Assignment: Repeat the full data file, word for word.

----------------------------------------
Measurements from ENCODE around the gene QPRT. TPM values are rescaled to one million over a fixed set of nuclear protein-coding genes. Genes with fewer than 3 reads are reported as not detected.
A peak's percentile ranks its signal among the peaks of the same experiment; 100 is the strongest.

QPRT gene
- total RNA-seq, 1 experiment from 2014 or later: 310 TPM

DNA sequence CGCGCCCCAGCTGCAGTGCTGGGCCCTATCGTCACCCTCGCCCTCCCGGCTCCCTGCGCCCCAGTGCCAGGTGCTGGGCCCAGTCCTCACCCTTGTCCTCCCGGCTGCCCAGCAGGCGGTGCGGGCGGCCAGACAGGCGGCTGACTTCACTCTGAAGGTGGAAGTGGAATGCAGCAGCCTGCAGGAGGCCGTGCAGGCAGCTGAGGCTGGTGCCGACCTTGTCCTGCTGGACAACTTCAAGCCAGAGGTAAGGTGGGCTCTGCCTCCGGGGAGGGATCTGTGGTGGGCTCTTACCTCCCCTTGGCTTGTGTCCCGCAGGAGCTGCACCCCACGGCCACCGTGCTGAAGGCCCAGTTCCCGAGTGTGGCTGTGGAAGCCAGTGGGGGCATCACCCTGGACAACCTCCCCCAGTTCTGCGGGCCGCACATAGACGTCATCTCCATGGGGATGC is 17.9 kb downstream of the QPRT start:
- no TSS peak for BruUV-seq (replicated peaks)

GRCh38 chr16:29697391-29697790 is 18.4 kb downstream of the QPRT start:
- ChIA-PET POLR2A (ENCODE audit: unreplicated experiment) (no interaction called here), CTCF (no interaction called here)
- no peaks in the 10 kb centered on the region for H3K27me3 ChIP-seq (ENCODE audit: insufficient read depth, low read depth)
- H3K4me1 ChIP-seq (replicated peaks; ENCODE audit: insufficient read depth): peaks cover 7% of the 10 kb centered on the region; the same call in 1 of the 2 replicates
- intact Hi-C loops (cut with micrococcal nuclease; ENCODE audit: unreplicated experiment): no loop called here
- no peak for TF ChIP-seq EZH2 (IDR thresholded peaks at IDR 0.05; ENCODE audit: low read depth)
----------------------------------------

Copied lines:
Measurements from ENCODE around the gene QPRT. TPM values are rescaled to one million over a fixed set of nuclear protein-coding genes. Genes with fewer than 3 reads are reported as not detected.
A peak's percentile ranks its signal among the peaks of the same experiment; 100 is the strongest.

QPRT gene
- total RNA-seq, 1 experiment from 2014 or later: 310 TPM

DNA sequence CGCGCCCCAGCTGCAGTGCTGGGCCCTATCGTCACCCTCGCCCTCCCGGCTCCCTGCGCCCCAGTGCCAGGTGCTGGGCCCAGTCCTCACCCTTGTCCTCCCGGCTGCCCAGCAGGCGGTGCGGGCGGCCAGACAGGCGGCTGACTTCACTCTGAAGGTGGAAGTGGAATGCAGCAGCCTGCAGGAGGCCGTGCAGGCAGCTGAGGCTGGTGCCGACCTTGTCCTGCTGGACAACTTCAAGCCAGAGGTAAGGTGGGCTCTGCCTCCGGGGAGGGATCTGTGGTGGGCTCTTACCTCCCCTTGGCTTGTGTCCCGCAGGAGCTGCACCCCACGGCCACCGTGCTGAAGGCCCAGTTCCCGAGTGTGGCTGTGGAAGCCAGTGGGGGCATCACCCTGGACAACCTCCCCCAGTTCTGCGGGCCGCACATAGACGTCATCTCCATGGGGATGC is 17.9 kb downstream of the QPRT start:
- no TSS peak for BruUV-seq (replicated peaks)

GRCh38 chr16:29697391-29697790 is 18.4 kb downstream of the QPRT start:
- ChIA-PET POLR2A (ENCODE audit: unreplicated experiment) (no interaction called here), CTCF (no interaction called here)
- no peaks in the 10 kb centered on the region for H3K27me3 ChIP-seq (ENCODE audit: insufficient read depth, low read depth)
- H3K4me1 ChIP-seq (replicated peaks; ENCODE audit: insufficient read depth): peaks cover 7% of the 10 kb centered on the region; the same call in 1 of the 2 replicates
- intact Hi-C loops (cut with micrococcal nuclease; ENCODE audit: unreplicated experiment): no loop called here
- no peak for TF ChIP-seq EZH2 (IDR thresholded peaks at IDR 0.05; ENCODE audit: low read depth)